The List 21/08/09
Justin Butcher and Ahmed Masoud’s production is a bleak reminder of the human consequences of the Zionist aggression in Gaza, particularly focusing on the recent bloodbath enacted in the last days of the Bush government.
Its story focuses on a young man who takes refuge on Gaza beach when the IDF incursion threatens his home village. There he meets a figure, half Mephistopheles, half angel, who digs himself out of a shelled tunnel, and takes his charge on a grim tour of the war zone.
This format allows for an examination of such issues as the Israeli use of white phosphorous shells, as well as several atrocities and the views of an Israeli conscientious objector who objects to her country’s policies. Throughout, the soulful musicianship of Nizar Al-Issa is showcased with some soulful songs about the ongoing murder and oppression, while Jane Frere’s phosphorous-coated set, consisting mainly of hundreds of shoes is deeply affecting. But the tone is perhaps too unrelenting, and there’s a danger that the show might simply be reiterating events we already know about. (Steve Kramer - The List - 21/08/09)
Elctronic Intifada 21/08/09
In the august surroundings of Rainy Hall in Edinburgh, Scotland with its wood-paneled walls, lofty beams and grey stone architecture, Israel’s devastating attack on Gaza is being replayed.
The university dining hall has been reincarnated as a temporary theatre for the duration of Edinburgh’s festival season with the drama, Go to Gaza, Drink the Sea, performed daily to a mixed audience of the concerned and the curious. Strangely, the curious have yet to include any of the major theatre critics who throng to the city every summer.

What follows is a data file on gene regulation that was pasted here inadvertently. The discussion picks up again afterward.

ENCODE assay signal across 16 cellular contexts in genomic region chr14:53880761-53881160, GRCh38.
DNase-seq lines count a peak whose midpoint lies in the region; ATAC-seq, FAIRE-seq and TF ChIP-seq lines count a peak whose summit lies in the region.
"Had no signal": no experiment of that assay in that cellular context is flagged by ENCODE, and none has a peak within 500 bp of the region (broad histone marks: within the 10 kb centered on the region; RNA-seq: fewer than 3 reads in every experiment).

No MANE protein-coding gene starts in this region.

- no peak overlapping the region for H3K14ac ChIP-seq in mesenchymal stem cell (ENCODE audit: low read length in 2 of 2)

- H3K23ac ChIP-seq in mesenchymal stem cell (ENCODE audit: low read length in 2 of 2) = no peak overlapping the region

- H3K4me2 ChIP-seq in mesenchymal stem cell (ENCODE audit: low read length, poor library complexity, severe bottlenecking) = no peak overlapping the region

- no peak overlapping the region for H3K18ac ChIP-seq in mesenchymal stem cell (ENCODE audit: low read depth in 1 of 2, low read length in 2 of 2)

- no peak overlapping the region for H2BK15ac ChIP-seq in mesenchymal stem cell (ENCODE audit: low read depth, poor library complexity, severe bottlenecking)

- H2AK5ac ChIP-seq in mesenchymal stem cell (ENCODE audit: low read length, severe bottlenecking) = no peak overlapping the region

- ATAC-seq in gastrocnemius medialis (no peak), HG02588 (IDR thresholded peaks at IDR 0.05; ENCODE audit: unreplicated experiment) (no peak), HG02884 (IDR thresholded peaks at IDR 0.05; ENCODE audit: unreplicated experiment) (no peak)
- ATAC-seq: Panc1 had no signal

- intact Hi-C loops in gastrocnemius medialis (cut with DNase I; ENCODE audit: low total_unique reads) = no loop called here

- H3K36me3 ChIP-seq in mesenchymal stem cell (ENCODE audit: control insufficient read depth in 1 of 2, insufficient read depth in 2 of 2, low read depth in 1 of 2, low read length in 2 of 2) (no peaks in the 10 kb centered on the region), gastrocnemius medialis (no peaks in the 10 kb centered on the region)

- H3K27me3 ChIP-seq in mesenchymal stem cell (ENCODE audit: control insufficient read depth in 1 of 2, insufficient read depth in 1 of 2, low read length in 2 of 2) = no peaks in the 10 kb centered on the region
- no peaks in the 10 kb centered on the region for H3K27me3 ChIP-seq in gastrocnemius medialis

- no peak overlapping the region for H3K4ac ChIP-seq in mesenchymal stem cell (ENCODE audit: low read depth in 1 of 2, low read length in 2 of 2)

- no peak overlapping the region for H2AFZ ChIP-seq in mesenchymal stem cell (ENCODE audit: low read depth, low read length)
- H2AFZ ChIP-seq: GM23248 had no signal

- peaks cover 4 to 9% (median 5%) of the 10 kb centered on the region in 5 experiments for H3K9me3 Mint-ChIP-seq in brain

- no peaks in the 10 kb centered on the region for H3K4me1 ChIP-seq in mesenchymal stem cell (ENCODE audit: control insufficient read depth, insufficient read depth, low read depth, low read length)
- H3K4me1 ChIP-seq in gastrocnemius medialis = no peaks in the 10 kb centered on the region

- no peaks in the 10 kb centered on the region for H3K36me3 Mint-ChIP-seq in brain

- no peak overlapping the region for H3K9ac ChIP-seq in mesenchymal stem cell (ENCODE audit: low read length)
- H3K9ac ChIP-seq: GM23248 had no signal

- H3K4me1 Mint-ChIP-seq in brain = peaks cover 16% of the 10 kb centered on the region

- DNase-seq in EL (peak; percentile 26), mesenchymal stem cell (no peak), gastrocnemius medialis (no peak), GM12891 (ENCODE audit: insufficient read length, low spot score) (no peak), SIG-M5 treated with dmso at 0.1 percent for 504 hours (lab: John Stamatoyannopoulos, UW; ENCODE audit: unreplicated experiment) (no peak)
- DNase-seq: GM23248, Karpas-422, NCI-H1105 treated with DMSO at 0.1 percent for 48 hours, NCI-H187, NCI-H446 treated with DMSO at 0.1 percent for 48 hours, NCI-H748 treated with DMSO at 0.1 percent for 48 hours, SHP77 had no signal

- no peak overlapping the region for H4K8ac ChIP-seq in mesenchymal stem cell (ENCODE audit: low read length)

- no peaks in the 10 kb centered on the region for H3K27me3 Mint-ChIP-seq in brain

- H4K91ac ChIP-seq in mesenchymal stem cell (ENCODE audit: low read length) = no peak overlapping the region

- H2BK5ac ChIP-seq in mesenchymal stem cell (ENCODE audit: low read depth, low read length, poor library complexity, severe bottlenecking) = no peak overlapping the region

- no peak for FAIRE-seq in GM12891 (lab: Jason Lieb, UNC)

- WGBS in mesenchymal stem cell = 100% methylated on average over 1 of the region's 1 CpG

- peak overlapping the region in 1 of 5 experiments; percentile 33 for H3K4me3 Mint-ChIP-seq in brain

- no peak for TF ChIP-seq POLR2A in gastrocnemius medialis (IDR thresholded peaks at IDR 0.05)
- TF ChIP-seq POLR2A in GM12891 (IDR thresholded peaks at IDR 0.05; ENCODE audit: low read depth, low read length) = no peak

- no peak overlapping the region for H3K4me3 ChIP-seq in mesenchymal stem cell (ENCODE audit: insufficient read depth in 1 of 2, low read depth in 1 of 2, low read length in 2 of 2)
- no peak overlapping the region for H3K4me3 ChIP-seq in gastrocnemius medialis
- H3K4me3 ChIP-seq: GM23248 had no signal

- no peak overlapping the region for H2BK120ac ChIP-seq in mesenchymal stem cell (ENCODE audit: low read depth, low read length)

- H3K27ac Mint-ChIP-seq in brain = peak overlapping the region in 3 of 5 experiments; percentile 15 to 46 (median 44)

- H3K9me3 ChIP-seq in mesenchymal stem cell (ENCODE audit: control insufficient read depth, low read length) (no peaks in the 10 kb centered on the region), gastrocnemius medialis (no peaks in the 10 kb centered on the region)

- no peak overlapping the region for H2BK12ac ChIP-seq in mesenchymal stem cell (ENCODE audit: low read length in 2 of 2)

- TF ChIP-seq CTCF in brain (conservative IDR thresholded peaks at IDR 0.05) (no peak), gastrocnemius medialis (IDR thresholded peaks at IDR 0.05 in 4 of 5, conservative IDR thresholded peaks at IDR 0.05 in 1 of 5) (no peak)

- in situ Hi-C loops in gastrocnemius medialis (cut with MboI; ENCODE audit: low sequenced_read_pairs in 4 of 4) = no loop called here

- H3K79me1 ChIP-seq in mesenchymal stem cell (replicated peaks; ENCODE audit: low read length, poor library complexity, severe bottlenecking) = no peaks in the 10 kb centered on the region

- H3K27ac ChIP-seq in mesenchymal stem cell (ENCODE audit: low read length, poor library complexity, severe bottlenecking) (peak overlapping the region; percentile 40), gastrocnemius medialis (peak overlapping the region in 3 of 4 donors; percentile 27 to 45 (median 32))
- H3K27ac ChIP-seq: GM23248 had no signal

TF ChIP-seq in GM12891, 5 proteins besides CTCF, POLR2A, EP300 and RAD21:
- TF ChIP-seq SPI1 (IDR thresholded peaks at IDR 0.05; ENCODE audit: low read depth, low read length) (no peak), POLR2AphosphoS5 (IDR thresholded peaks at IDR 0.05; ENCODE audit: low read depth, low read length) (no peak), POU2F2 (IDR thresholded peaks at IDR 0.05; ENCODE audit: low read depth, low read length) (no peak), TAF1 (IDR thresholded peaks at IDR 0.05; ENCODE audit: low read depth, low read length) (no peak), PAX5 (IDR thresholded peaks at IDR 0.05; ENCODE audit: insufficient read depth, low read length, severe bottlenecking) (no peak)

The production was first seen in London in February when it represented an immediate reaction to the revulsion felt by many over Israel’s sustained onslaught of Gaza claiming the lives of hundreds of civilians. The play was created by writer, actor and director Justin Butcher, who enjoyed notable success on the eve of the invasion of Iraq with his satirical play, The Madness of George Dubya.
Butcher collaborated with Palestinian co-writer-director Ahmed Masoud in developing the play which had a modest run at Theatre Technis earlier this year, earning the praise of the Guardian’s doyen of critics, Michael Billington, who described it “deeply felt, humane and vividly expressive” and also noted the “astonishing set” created by artist and theatre designer, Jane Frere, from a mountain of shoes.
The shoes were also seized upon by the London Jewish Chronicle, which railed against them as “anti-Semitic” because of the supposed comparison with the shoes of Auschwitz and an inferred reference to the Holocaust. Palestinian lawyer and award-winning writer, Raja Shehadeh, was drawn into the argument having to point out to the newspaper that there was no monopoly over the imagery of shoes.
The rubble of Gaza’s bomb sites is also cleverly symbolized by shoes in the Edinburgh version — cut down to fit the needs of the temporary space where the set has to be put up and brought down within minutes for each performance.
Actors and volunteer stage hands bustle to put up the set moments before the audience pours in. The play itself has been updated but still draws on contemporary reportage, combined with a personal narrative loosely derived from the experiences of Ahmed Masoud’s family still in Gaza.
When the play opened at the beginning of the month, Masoud, who movingly described his return to Gaza bearing scarce medical supplies following his mother’s operation for cancer in the New Statesman recently, found himself trapped there and unable to leave for the rehearsals. Eventually he managed to exit through Rafah to return to his pregnant wife in their London home and to see the production in Edinburgh.